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No One Ever Told Me: A Domestic Violence Story

No one ever told me that love would hurt. No one ever told me that my eye would be busted, my heart broken, my spirit bruised. No one ever told me that the women in my family would shield a secret capable of breaking a family’s spirit. No one ever told me… No one ever told me… No ONE… ever… told… me . . .

L.Y. Marlow is the award-winning author of Color Me Butterfly (Three Rivers Press, August 3, 2010) and the Founder of Saving Promise www.savingpromise.org; www.colormebutterfly.com.

L.Y. Marlow

As a little girl, I was traumatized by stories of how my grandfather abused my grandmother and her eight children, beating them in the nude until they bled, even forcing his 3-year-old son to eat a dead rat. My mother was one of those children. When she turned 18, she met and married my father. Shortly after the nuptials, my father turned into my grandfather—continuing the cycle of abuse that almost killed my mother.

Then, I was just 16 years old the first time my eye was blackened, my lip split. My abuser even kicked me in my eight months pregnant belly, endangering my life and the life of our unborn child. I was the third generation of women in my family to become a victim of domestic violence; and 22 years later, my daughter became the fourth.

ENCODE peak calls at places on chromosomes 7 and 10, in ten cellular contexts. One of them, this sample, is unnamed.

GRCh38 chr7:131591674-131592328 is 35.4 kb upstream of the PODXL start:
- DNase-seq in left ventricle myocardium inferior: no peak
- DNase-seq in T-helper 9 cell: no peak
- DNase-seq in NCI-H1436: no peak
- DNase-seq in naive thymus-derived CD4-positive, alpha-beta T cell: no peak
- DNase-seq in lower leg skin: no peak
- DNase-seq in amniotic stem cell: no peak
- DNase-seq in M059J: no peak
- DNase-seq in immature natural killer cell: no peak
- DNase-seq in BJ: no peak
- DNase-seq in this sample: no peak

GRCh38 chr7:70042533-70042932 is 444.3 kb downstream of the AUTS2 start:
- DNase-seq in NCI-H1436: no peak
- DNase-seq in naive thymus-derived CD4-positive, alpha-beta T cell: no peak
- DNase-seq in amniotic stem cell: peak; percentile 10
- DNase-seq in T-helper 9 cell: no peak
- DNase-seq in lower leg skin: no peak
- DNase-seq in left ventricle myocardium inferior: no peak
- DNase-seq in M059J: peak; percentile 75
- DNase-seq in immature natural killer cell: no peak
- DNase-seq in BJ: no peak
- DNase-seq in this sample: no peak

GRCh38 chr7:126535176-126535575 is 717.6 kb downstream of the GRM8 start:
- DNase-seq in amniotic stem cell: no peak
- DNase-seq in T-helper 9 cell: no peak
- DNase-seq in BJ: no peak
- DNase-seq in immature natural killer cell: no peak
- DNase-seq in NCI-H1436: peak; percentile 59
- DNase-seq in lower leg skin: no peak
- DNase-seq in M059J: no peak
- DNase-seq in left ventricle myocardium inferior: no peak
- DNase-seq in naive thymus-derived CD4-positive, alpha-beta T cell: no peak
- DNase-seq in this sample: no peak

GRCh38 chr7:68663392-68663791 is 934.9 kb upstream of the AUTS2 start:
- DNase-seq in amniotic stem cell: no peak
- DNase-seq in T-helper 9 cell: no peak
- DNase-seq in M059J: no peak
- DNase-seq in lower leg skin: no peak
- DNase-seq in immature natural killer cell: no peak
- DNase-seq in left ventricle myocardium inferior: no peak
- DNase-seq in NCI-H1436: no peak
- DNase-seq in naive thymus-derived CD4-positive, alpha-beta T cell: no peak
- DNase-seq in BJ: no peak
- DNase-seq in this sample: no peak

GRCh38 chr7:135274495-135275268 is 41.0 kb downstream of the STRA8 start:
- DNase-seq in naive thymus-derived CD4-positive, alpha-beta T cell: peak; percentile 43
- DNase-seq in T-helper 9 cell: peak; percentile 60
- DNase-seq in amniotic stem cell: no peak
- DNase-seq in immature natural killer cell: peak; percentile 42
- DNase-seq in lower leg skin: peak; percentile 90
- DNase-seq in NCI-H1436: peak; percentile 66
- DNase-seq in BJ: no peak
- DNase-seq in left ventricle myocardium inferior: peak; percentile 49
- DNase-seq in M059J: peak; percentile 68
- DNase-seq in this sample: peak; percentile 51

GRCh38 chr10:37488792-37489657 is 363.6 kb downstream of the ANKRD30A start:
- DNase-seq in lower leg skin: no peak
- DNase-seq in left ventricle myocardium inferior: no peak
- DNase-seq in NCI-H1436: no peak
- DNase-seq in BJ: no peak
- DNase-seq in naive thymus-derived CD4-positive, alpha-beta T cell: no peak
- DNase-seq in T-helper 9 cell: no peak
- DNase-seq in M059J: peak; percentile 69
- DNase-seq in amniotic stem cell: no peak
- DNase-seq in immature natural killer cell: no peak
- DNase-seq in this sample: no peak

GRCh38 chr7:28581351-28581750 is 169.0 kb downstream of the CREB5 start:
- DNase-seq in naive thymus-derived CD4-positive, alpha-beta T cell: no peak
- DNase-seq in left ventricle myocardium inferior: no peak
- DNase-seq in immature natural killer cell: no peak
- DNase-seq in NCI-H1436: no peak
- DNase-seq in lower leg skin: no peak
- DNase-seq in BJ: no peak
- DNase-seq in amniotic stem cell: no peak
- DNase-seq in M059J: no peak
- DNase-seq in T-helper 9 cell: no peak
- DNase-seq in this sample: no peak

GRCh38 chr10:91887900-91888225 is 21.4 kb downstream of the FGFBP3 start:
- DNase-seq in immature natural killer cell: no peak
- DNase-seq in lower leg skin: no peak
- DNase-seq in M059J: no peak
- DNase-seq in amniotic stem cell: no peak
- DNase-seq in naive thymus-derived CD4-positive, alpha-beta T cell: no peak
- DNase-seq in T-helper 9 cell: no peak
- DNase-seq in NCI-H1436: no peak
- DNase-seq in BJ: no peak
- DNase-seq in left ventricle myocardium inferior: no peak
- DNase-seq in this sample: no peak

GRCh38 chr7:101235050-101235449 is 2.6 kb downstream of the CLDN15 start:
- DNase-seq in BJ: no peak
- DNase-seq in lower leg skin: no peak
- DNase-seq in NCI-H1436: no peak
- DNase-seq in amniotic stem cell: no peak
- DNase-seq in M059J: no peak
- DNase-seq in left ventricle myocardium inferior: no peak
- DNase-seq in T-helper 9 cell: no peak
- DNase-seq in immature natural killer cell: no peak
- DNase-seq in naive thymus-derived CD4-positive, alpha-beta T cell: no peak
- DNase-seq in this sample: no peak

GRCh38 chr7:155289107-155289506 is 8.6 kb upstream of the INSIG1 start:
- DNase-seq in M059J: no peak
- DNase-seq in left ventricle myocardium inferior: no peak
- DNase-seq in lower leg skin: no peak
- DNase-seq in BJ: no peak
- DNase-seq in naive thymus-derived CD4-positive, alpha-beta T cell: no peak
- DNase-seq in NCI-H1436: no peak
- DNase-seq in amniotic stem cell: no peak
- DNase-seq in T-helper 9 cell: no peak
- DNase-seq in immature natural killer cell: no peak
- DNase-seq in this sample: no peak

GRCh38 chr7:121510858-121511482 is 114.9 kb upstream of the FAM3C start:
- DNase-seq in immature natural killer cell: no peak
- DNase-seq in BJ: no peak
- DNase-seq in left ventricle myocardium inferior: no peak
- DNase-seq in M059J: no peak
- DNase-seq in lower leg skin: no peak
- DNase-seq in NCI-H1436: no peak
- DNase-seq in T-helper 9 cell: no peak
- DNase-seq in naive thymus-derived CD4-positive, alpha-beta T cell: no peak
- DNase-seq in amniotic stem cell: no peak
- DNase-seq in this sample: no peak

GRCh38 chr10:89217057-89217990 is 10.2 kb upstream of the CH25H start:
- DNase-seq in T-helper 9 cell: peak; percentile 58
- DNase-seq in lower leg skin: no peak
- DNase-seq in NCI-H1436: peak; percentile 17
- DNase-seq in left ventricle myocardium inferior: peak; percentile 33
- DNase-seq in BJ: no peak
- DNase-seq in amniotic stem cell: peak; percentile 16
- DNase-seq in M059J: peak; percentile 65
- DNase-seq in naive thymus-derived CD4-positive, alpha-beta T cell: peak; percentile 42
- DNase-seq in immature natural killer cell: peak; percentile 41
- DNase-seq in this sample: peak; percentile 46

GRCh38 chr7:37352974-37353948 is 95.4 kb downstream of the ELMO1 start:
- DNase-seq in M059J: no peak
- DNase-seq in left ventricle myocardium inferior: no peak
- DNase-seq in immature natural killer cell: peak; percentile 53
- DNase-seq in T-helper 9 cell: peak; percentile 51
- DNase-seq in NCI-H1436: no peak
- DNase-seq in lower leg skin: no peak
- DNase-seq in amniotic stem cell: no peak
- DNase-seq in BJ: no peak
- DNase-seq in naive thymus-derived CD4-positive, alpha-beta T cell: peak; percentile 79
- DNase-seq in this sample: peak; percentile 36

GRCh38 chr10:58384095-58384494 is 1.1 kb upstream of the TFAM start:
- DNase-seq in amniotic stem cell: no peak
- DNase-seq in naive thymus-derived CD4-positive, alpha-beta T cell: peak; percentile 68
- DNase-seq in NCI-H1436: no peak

But sadly, the story does not end there. When I discovered that my daughter was trapped in an abusive relationship that also threatened the life of my granddaughter, Promise, now the fifth generation, I decided to turn my family’s legacy and pain into a promise for change. I founded Saving Promise—a national grassroots domestic violence prevention, education and awareness organization to bring about real change.

One question I am often asked is: How is it possible, even conceivable, that four generations of mothers and daughters in the same family could become a victim of domestic violence. It took me a long time to honestly answer this question, to distill it down into one word: silence. My grandmother didn’t talk to my mother; my mother didn’t talk to me; and I am no longer ashamed to admit that I  didn’t talk to my daughter, not until Promise screamed.

It is little Promise that gives me hope, the courage to break the silence. A silence  that affects 24 people per minute; 1 in 3 women and 1 in 4 men; and the majority are between the ages of 14 and 25. Imagine that! In the next 60 seconds as I share my story, that is not just one nor two, but 24, and mostly young people. That alone, should make us all shiver.

Well I’m tired of shivering. So I’ve committed my life and made a promise to do my part. But no matter how courageous I am, I know that I alone am not enough. This requires collective action. Therefore, Saving Promise recently launched iPromise, a national call to action to engage America in the promise for change.

On behalf of little Promise, the women in my family, and millions of women, men and children, will you join me in the promise for change? You can start by taking 3 easy steps:

(1)   Share your promise for change

(2)  Help us tell President Barack Obama Promise’s story

(3)  Like us on Facebook AND follow us on Twitter.

Maya Angelou once said: I come as one, but I stand as 10,000. Please stand with me for little Promise. Your voice will make all the difference!

L.Y. Marlow is the award-winning author of Color Me Butterfly (Three Rivers Press, August 3, 2010) and the founder of Saving Promise www.savingpromise.org; www.colormebutterfly.com